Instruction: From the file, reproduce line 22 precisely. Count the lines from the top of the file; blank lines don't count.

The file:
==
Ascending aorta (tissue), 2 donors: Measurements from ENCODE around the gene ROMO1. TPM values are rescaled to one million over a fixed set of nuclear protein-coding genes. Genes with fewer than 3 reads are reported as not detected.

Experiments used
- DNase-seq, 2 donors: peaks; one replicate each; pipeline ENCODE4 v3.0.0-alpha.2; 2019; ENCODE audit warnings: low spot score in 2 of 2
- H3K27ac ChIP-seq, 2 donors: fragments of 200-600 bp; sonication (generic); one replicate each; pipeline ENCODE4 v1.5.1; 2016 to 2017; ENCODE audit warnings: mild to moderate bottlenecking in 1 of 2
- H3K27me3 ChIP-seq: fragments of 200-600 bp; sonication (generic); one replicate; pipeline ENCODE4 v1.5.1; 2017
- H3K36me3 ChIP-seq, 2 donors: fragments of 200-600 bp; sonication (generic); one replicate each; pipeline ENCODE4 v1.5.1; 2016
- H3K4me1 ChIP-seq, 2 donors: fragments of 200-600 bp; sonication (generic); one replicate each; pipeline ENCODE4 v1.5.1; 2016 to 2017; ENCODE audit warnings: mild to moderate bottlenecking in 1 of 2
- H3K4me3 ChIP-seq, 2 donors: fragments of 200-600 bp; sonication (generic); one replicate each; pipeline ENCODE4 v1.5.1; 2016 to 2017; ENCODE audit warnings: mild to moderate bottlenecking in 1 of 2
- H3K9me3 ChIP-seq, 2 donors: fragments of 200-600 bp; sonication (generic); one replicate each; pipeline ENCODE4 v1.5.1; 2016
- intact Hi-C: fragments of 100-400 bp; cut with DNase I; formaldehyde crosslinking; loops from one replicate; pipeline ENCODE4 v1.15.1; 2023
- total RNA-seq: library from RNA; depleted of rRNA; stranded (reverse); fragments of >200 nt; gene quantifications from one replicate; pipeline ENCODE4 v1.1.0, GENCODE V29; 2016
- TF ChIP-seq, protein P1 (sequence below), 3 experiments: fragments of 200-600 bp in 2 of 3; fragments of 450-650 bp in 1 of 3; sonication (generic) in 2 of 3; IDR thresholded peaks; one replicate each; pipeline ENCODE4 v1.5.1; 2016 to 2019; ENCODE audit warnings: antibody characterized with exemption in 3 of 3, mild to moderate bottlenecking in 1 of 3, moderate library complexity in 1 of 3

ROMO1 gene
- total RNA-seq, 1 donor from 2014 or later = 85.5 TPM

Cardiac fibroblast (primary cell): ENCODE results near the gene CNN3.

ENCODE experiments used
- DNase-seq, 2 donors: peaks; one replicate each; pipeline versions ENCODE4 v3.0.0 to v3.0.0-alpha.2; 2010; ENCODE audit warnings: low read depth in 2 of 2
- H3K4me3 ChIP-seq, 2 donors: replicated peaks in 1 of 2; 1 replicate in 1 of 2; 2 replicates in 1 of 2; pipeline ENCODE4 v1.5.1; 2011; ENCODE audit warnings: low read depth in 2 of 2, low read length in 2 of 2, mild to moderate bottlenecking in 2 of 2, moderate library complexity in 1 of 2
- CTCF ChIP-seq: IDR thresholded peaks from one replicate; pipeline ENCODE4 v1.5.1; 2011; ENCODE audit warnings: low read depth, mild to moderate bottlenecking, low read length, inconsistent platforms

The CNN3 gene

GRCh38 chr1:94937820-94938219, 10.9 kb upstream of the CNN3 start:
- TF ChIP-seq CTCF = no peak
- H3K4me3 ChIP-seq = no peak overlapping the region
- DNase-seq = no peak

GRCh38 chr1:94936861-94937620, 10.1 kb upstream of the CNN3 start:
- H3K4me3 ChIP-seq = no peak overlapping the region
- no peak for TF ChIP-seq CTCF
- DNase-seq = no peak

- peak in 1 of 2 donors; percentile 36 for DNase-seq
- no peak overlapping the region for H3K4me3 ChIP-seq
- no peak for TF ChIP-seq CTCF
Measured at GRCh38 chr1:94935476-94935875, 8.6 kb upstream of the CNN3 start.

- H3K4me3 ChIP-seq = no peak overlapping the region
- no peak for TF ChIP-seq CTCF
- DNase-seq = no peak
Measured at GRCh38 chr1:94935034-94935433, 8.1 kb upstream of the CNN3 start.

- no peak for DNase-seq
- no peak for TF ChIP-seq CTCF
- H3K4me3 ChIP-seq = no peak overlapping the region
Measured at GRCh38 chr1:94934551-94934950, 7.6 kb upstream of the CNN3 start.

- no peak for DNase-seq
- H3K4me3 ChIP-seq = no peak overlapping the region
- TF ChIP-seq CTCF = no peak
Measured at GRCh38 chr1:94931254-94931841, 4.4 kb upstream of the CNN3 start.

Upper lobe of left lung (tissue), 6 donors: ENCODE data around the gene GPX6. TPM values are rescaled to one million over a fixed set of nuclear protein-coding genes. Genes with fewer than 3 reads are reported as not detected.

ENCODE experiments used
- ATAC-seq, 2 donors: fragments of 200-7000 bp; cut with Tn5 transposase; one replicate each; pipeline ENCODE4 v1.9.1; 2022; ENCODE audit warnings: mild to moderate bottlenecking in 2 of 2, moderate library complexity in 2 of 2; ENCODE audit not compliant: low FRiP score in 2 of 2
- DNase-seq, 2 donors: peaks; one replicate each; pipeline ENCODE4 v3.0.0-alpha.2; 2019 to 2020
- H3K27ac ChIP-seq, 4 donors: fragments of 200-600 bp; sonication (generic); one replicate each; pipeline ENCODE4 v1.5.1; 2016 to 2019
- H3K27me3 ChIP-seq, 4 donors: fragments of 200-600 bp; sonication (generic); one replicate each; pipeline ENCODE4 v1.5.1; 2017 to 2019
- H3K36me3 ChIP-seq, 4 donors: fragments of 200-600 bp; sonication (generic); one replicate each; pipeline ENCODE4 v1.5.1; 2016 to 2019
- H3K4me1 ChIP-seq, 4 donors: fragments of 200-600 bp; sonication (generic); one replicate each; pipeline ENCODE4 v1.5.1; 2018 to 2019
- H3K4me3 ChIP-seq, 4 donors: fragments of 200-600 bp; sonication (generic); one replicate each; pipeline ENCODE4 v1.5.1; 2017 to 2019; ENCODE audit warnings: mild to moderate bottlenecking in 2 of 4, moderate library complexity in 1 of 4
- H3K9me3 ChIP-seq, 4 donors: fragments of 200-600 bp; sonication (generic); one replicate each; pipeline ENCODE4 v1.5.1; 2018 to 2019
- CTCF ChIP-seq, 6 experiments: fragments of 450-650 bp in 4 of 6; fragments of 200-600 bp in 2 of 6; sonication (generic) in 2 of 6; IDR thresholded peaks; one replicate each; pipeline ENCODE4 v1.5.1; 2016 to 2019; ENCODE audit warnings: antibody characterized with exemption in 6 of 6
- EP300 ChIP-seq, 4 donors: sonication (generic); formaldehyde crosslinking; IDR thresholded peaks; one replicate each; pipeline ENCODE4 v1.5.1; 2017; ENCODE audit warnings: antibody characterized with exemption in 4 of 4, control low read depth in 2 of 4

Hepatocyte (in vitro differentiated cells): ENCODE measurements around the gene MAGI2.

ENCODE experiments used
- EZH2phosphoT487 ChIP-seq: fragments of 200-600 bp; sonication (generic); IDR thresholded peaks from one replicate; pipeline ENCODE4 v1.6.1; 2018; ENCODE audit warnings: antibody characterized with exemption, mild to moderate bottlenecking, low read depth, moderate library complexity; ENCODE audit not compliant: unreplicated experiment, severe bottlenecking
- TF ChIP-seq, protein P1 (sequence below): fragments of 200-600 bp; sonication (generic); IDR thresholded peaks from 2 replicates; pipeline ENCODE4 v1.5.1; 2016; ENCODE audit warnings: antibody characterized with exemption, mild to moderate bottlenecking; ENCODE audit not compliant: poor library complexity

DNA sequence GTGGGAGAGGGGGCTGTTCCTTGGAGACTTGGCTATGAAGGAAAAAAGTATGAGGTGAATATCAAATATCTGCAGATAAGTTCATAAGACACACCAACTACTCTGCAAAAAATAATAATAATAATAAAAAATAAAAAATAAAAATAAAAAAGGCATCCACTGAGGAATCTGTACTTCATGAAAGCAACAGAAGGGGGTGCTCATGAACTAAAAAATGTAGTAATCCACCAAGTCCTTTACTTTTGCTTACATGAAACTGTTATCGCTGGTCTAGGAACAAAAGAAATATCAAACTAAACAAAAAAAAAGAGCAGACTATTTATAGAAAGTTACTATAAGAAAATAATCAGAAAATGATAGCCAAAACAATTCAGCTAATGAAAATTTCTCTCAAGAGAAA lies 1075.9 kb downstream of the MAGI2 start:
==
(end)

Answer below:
- TF ChIP-seq CTCF = no peak